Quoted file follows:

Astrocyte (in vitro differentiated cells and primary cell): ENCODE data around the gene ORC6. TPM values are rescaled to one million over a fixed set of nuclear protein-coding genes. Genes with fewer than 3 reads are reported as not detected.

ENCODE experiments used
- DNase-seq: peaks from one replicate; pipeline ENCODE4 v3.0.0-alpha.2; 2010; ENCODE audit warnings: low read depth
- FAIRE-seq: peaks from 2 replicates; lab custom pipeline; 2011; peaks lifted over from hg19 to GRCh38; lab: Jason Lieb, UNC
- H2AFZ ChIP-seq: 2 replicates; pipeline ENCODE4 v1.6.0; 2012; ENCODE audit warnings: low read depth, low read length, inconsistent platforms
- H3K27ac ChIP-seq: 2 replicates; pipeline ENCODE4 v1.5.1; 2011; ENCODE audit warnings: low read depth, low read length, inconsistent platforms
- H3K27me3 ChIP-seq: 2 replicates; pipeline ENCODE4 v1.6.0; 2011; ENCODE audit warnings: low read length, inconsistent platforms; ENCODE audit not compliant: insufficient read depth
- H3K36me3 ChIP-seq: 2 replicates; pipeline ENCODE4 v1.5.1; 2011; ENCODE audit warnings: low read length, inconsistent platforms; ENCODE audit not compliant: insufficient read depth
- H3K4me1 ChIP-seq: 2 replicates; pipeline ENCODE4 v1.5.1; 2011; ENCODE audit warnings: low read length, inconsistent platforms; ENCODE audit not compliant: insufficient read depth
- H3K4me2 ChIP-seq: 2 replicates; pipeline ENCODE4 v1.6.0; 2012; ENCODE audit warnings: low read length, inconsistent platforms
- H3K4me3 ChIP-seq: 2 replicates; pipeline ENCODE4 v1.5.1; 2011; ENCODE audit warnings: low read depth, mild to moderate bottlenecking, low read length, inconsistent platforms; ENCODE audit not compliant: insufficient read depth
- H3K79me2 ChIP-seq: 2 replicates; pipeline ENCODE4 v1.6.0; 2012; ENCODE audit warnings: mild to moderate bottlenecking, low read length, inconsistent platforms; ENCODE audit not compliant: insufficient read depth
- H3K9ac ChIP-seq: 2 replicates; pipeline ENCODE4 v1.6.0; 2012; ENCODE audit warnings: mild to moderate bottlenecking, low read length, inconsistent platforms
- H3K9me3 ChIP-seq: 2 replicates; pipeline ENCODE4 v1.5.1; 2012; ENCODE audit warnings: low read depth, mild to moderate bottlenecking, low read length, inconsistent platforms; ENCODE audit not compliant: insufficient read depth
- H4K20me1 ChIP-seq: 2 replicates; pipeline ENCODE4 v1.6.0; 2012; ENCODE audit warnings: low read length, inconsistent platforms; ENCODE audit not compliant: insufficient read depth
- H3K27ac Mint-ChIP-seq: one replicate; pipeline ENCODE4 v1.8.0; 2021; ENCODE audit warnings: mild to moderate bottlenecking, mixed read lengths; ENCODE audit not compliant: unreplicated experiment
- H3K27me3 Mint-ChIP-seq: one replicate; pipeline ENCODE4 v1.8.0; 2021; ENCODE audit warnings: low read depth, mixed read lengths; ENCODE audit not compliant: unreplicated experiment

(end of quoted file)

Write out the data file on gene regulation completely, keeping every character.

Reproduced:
Astrocyte (in vitro differentiated cells and primary cell): ENCODE data around the gene ORC6. TPM values are rescaled to one million over a fixed set of nuclear protein-coding genes. Genes with fewer than 3 reads are reported as not detected.

ENCODE experiments used
- DNase-seq: peaks from one replicate; pipeline ENCODE4 v3.0.0-alpha.2; 2010; ENCODE audit warnings: low read depth
- FAIRE-seq: peaks from 2 replicates; lab custom pipeline; 2011; peaks lifted over from hg19 to GRCh38; lab: Jason Lieb, UNC
- H2AFZ ChIP-seq: 2 replicates; pipeline ENCODE4 v1.6.0; 2012; ENCODE audit warnings: low read depth, low read length, inconsistent platforms
- H3K27ac ChIP-seq: 2 replicates; pipeline ENCODE4 v1.5.1; 2011; ENCODE audit warnings: low read depth, low read length, inconsistent platforms
- H3K27me3 ChIP-seq: 2 replicates; pipeline ENCODE4 v1.6.0; 2011; ENCODE audit warnings: low read length, inconsistent platforms; ENCODE audit not compliant: insufficient read depth
- H3K36me3 ChIP-seq: 2 replicates; pipeline ENCODE4 v1.5.1; 2011; ENCODE audit warnings: low read length, inconsistent platforms; ENCODE audit not compliant: insufficient read depth
- H3K4me1 ChIP-seq: 2 replicates; pipeline ENCODE4 v1.5.1; 2011; ENCODE audit warnings: low read length, inconsistent platforms; ENCODE audit not compliant: insufficient read depth
- H3K4me2 ChIP-seq: 2 replicates; pipeline ENCODE4 v1.6.0; 2012; ENCODE audit warnings: low read length, inconsistent platforms
- H3K4me3 ChIP-seq: 2 replicates; pipeline ENCODE4 v1.5.1; 2011; ENCODE audit warnings: low read depth, mild to moderate bottlenecking, low read length, inconsistent platforms; ENCODE audit not compliant: insufficient read depth
- H3K79me2 ChIP-seq: 2 replicates; pipeline ENCODE4 v1.6.0; 2012; ENCODE audit warnings: mild to moderate bottlenecking, low read length, inconsistent platforms; ENCODE audit not compliant: insufficient read depth
- H3K9ac ChIP-seq: 2 replicates; pipeline ENCODE4 v1.6.0; 2012; ENCODE audit warnings: mild to moderate bottlenecking, low read length, inconsistent platforms
- H3K9me3 ChIP-seq: 2 replicates; pipeline ENCODE4 v1.5.1; 2012; ENCODE audit warnings: low read depth, mild to moderate bottlenecking, low read length, inconsistent platforms; ENCODE audit not compliant: insufficient read depth
- H4K20me1 ChIP-seq: 2 replicates; pipeline ENCODE4 v1.6.0; 2012; ENCODE audit warnings: low read length, inconsistent platforms; ENCODE audit not compliant: insufficient read depth
- H3K27ac Mint-ChIP-seq: one replicate; pipeline ENCODE4 v1.8.0; 2021; ENCODE audit warnings: mild to moderate bottlenecking, mixed read lengths; ENCODE audit not compliant: unreplicated experiment
- H3K27me3 Mint-ChIP-seq: one replicate; pipeline ENCODE4 v1.8.0; 2021; ENCODE audit warnings: low read depth, mixed read lengths; ENCODE audit not compliant: unreplicated experiment